The Knysna Estuary and associated wetlands is the most ecologically important estuary in the country. According to several scientific studies relating to birds, fish and plants, it ranks higher than all other estuaries in terms of its natural importance. It hosts 43% of all of South Africa’s estuarine natural life – all the more incredible, because the Knysna estuary is just 1 800 hectares in size.
The sea grass meadows around Leisure Isle, for example, support over 90% of the species occurring in the whole estuarine bay. The sea grass in Knysna also supports a number of high-profile rarities (besides the well-known sea-horse) including various small snails and sea-slugs for which it is the only known place in Africa south of the Sahara where they occur.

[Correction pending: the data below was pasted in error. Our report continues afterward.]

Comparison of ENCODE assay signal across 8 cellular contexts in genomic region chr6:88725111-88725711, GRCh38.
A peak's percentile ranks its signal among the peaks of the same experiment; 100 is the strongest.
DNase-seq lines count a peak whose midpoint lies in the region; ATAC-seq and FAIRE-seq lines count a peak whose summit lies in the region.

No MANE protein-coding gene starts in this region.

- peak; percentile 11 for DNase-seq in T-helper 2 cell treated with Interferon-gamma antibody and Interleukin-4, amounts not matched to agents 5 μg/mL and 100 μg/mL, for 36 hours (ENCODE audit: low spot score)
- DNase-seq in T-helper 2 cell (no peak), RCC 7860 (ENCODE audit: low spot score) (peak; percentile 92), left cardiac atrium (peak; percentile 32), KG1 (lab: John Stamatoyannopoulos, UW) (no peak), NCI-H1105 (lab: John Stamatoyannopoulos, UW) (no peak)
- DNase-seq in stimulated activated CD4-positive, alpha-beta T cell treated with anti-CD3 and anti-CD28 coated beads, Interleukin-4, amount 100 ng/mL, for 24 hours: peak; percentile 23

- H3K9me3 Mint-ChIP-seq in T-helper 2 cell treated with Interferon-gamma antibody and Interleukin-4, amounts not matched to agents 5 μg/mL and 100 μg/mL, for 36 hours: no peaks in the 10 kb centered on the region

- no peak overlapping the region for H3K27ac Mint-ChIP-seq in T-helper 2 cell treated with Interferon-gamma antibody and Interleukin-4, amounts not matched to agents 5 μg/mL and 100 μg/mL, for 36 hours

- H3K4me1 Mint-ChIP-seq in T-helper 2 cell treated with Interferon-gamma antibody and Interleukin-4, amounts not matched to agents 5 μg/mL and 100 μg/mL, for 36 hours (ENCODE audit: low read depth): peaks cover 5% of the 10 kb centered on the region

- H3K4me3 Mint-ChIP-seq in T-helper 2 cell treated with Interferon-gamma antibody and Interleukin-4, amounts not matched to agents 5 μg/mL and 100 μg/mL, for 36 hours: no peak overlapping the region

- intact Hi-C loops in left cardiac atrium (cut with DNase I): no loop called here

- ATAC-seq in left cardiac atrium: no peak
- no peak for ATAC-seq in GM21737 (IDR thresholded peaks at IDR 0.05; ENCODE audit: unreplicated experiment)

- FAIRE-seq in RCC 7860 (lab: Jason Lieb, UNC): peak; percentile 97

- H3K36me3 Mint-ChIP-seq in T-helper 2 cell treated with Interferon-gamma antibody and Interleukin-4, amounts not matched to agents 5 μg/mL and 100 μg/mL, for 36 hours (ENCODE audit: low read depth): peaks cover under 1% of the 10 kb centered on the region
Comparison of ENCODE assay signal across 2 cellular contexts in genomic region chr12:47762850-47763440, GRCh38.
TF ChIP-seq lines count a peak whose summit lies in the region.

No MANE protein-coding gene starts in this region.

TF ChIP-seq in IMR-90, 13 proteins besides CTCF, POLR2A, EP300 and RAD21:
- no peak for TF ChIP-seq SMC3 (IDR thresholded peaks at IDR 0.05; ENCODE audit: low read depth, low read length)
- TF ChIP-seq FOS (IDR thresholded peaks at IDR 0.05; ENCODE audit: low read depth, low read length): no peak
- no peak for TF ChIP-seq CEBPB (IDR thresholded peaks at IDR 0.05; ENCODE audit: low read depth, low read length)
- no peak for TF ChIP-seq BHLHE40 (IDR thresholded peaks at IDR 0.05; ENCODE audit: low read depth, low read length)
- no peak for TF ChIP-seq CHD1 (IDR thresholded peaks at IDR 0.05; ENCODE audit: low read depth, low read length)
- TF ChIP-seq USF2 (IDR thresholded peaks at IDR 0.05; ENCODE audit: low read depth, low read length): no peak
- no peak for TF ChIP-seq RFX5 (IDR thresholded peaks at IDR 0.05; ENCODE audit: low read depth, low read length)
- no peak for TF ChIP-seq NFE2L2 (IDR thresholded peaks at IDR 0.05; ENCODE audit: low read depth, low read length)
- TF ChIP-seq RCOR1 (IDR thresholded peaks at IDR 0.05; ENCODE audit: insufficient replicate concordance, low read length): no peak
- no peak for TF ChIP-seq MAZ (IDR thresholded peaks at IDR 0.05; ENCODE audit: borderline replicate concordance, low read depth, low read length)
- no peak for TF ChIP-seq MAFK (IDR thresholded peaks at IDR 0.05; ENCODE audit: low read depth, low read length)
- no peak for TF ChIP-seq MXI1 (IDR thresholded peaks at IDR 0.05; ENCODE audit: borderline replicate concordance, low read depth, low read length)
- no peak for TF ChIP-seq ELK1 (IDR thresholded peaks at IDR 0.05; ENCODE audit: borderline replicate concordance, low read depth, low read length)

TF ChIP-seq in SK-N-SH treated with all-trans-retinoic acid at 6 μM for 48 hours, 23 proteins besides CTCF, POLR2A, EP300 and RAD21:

It’s then perhaps of little surprise that unfamiliar things still sometimes emerge. This happened recently when a citizen brought Garden Route National Park rangers an unknown creature found in the estuary. After referring to the Marine Guide booklet (two oceans), it was identified as an Argonauta argo.
Commonly referred to as a paper nautilus or Greater Argonaut, it’s a type of pelagic octopus belonging to the genus Argonauta. Pelagic refers to a certain zone of ocean or in this case, a zone in the estuary.
All argonauts create a paper-thin eggcase that coils around the octopus, similar to molluscs in their shells – hence the name of paper nautilus. According to the Marine Guide Booklet, “the Chinese name for this species translates into ‘white sea-horse’s nest.” Males of this species grow up to eight millimeters whilst females mature at about double the size, although they can grow up to 100 mm. Males do not exceed 20 mm. Its paper-thin shells are treasured by beach-goers.